I live in Washington, on the east coast; they live in Charleston, in the US deep south. I have a house there too, but it seems a stretch to think of it as home, so rarely I am there. No longer I enjoy driving the distance at one go, and so going there entails planning ahead and using a hotel as a midway stop.
The bigger reason for my rare trips is that I have become accustomed to my home and my town. It is a pleasant enough house, larger than my needs. I rarely use the ground floor and am content using only the kitchen, one of the bathrooms and the large bedroom I have made my study. A smaller bedroom I use only to sleep, and the deck outside is my favorite haunt, to read and to daydream.
Even the city, Washington, though I live on its fringe, has its fascination for me. It is a busy city, always vibrant, resonant with memories of the places where I have lived, worked, eaten, met with friends, watched plays, heard concerts. Its streets evoke memories, its hotels have histories for me, its old buildings fascinate me. Its free museums are an eternal charm, its think tanks with their talks are an enticing draw.
Yet my daughters are there. At 500 miles. When I see them my heart takes a leap.
Now I live a more tranquil life. It is largely a life of quiet study, sustained exploration and a peaceful probe of troubling matters. I am happy in my home, relaxed in my fitful interviews and at home when I travel to unfamiliar shores. But it is all by myself. If I am happy, there is scantly anyone to share my happiness with.
My daughters are 500 miles away. In another world.
Of course, I love to see them. I take breaks from whatever I do and spend a few days with them. I would have preferred them to be a little nearer; I could visit them more often. The distance is a bit more than I care to drive in a day, and the pandemic makes it harder. I am forced to stay overnight in a hotel, where it is hard to avoid other people in a hall or maintain social distance.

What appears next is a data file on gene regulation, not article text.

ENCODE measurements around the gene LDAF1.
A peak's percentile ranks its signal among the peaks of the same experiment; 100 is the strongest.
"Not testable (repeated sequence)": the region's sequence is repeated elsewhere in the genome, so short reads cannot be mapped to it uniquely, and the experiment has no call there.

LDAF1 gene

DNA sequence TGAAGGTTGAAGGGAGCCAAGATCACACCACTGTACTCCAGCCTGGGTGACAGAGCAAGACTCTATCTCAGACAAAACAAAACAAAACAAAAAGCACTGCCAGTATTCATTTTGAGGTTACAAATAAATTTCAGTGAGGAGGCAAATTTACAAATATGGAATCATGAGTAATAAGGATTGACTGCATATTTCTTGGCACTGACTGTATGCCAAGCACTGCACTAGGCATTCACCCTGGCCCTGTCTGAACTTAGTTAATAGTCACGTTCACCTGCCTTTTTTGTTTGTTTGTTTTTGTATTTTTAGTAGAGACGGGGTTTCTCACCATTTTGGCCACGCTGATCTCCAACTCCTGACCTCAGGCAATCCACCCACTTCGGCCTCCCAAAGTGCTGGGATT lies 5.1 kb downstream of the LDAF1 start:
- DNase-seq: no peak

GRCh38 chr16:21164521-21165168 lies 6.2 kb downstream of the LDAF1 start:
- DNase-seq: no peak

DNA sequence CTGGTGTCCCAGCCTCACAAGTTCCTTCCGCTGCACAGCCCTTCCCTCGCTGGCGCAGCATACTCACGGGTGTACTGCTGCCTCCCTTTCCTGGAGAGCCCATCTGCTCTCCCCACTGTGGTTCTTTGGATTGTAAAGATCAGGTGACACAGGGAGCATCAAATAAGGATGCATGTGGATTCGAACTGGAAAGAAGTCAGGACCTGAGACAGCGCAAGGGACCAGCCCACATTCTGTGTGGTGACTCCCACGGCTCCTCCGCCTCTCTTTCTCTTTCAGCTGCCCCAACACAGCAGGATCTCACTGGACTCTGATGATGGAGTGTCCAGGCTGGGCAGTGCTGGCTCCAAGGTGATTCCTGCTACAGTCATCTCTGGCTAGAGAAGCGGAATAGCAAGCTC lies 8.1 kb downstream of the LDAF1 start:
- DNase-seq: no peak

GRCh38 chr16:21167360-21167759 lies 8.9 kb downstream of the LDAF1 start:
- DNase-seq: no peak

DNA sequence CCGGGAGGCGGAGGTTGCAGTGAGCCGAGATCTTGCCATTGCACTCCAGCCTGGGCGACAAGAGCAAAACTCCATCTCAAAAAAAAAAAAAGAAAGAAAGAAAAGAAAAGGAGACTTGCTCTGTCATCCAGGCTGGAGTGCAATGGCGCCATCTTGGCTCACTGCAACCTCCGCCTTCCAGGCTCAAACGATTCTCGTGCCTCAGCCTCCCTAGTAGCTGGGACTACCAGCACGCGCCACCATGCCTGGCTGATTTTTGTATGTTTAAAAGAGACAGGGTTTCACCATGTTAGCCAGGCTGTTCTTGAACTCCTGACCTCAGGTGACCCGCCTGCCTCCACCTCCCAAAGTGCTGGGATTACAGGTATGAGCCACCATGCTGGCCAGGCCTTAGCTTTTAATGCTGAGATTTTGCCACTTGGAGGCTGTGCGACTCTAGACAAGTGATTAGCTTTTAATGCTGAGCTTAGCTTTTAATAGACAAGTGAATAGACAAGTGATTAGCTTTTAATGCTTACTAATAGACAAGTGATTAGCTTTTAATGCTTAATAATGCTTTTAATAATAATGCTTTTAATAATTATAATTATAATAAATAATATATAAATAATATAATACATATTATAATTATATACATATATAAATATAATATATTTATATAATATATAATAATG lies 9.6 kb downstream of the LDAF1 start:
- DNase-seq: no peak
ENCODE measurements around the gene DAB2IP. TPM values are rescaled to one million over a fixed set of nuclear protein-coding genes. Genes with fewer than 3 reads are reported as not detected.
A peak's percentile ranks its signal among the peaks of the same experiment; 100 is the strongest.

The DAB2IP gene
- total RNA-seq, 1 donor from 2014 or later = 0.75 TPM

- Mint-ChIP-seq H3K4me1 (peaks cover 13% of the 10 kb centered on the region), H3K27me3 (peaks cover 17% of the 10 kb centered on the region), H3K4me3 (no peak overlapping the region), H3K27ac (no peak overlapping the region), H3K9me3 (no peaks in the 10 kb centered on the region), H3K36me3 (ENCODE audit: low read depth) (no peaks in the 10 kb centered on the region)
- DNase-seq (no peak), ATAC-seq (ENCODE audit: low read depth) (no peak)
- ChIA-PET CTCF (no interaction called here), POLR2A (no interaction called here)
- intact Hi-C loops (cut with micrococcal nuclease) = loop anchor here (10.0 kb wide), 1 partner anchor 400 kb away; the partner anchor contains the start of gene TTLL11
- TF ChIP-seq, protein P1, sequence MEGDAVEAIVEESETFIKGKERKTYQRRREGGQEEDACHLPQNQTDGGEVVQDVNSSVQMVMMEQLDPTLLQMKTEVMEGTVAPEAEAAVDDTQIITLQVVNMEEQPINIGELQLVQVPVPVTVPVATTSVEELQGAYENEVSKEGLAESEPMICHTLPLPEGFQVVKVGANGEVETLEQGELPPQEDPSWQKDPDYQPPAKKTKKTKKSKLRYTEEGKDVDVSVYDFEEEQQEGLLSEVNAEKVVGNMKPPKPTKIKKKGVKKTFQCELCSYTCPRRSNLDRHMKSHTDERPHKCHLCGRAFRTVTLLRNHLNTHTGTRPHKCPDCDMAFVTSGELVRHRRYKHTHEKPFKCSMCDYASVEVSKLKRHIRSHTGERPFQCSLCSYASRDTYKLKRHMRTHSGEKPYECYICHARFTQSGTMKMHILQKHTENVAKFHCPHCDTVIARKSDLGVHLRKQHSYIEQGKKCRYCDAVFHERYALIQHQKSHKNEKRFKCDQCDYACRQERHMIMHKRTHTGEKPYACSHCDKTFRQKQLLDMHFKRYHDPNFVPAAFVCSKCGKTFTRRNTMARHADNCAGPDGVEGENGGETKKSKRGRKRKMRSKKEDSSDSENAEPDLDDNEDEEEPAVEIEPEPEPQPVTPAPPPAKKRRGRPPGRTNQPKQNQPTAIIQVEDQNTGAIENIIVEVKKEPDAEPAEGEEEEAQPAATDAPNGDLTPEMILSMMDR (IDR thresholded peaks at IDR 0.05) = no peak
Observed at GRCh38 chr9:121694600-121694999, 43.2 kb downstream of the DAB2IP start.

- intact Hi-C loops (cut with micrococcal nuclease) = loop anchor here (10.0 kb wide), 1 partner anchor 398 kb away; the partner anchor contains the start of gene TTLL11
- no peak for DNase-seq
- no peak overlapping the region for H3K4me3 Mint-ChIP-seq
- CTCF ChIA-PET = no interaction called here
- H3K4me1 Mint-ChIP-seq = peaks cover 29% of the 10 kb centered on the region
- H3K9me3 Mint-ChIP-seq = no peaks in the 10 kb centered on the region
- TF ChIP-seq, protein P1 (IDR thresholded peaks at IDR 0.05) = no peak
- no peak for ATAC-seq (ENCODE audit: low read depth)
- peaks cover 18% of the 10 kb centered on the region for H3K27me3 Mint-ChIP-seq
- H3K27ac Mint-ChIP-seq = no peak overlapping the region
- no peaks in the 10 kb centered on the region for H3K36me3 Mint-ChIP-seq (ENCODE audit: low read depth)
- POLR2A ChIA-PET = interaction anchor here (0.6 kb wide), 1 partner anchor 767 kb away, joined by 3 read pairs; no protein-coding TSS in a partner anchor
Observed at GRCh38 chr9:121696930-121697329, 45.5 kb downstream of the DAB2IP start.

For months I have not seen my daughters. I speak to them on the phone, even see them periodically on my computer. I miss feeling close to them. I miss holding their hands or hugging them. They tell me of the improvements they have made in their homes. They have bought shiny new cars. I haven’t seen any of those. It frustrates me, even when they send me photographs or try to show me on the phone. I am old-fashioned enough to want to see it all directly, standing next to my daughters, and be able to tell them what I think of them. I want to be able to share, in my limited way, their life with me. I want to feel a part of their fast-changing life.
But they live 500 miles away. A huge expanse of space between us.
No longer. Last week I took an impulsive decision. The decision to take a risk and drive the 500 miles and visit them. A Hilton hotel offered to give me a sanitized room, exempt from all service staff. I stayed there a cautious night and drove through the southern countryside to Charleston.
As I came closer, each hour I reminded myself I was an hour nearer to my daughters. The drive felt easy, the traffic insignificant. I drove at a steady pace, resisting the lure of the rest stop cafés on the way, and finally entered Charleston.
For my convenience, they are both waiting in my Charleston home. They have brought food, plenty of it. They have chilled the wine. They have placed the covers and cutlery on the large dining table. But first I must hug them and kiss them and peer at their beautiful faces. They are smiling and my heart is bursting. What did I do to deserve such loving, charming children!
But, wait, what else have they placed on the table? A big tray with a large, luscious birthday cake. They remembered it was my birthday! I invite my daughter’s tousle-haired little girl, just three, to come and help me dice the cake. Excited, laughing, she comes and places her soft little hand on mine and steadies the knife as it enters the almond-chocolate cake.
All the 500 miles have simply melted away, like the butter and sugar in my birthday cake.